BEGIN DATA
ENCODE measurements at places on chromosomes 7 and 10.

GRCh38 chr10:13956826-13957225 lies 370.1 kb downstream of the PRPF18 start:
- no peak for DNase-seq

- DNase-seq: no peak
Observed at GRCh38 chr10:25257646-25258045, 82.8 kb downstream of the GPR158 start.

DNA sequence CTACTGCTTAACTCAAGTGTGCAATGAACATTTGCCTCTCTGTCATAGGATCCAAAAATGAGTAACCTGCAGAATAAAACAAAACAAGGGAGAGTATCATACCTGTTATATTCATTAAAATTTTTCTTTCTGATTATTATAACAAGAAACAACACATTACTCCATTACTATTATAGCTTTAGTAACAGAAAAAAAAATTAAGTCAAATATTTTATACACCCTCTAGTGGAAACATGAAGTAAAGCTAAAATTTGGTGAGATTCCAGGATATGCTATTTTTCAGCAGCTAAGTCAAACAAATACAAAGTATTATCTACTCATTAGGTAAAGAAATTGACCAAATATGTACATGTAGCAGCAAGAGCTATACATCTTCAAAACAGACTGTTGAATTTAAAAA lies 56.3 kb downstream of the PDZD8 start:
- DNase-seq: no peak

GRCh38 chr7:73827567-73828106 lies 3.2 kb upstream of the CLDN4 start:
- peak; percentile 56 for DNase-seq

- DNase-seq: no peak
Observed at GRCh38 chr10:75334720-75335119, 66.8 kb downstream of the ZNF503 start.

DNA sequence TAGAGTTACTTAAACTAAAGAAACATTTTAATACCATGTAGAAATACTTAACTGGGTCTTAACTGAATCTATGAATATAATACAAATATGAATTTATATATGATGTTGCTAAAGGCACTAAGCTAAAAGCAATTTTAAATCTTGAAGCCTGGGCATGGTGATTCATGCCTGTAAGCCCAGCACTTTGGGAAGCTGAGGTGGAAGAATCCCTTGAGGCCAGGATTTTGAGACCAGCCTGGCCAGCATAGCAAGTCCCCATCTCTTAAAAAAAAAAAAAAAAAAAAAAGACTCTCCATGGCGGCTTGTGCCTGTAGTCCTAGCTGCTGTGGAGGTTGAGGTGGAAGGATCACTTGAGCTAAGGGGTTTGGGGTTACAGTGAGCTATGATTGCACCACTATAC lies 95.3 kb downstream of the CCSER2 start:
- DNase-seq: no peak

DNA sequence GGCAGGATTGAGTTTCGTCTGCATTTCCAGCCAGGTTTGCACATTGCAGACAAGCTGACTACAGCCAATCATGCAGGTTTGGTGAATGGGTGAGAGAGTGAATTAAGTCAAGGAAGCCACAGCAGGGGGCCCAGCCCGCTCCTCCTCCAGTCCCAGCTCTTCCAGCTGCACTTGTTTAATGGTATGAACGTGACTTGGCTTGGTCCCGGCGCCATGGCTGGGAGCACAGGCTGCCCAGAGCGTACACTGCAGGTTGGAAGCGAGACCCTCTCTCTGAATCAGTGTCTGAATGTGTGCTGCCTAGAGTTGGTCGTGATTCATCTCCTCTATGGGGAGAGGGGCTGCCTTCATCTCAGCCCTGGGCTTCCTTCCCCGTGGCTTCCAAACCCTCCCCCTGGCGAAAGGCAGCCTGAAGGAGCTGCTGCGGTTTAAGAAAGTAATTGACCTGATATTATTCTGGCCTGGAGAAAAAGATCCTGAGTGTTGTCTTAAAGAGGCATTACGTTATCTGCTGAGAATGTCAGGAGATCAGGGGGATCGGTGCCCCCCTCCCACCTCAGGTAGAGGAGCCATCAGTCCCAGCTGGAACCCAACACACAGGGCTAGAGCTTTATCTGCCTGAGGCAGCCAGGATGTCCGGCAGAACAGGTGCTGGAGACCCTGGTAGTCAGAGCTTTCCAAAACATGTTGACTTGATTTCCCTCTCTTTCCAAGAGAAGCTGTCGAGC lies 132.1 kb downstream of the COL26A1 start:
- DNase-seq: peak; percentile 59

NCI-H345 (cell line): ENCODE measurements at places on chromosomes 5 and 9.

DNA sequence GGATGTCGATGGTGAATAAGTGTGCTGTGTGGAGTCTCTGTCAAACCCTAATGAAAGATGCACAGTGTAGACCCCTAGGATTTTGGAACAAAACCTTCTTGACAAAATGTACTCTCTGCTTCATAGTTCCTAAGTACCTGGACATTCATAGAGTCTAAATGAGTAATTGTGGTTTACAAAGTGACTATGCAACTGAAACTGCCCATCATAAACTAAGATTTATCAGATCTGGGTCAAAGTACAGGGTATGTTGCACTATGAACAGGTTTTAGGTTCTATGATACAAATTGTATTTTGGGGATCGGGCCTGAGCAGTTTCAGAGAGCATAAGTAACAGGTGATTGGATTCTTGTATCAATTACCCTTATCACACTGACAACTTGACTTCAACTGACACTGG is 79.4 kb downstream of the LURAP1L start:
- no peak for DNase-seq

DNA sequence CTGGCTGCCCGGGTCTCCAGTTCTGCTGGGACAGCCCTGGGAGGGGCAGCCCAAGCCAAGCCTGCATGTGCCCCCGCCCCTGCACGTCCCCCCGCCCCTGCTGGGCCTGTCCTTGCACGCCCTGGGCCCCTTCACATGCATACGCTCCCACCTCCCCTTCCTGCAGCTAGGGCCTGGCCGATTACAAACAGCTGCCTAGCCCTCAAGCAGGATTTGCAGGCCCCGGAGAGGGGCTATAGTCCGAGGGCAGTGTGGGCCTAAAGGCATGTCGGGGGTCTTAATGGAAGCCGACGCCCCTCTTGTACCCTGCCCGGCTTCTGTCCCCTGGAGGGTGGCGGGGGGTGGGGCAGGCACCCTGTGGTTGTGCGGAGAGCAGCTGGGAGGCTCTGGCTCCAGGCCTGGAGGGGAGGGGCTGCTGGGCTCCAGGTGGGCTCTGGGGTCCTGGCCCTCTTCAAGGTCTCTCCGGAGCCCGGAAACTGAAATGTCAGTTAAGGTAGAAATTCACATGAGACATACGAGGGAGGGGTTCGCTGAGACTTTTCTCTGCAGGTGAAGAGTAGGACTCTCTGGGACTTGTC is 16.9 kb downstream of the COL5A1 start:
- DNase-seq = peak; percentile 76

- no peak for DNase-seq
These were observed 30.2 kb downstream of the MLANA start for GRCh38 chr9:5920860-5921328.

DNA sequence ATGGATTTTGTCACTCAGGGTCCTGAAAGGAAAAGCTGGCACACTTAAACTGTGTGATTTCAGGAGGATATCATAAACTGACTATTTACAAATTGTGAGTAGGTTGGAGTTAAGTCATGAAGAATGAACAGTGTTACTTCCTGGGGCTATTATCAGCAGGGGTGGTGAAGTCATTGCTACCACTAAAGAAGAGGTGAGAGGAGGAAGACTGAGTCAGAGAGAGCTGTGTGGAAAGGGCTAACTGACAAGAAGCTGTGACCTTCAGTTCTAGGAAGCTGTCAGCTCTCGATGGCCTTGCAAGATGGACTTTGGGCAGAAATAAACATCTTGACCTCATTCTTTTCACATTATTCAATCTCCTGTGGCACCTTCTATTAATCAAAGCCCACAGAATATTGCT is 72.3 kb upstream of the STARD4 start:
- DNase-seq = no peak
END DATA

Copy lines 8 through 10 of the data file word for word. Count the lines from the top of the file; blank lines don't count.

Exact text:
GRCh38 chr7:73827567-73828106 lies 3.2 kb upstream of the CLDN4 start:
- peak; percentile 56 for DNase-seq

- DNase-seq: no peak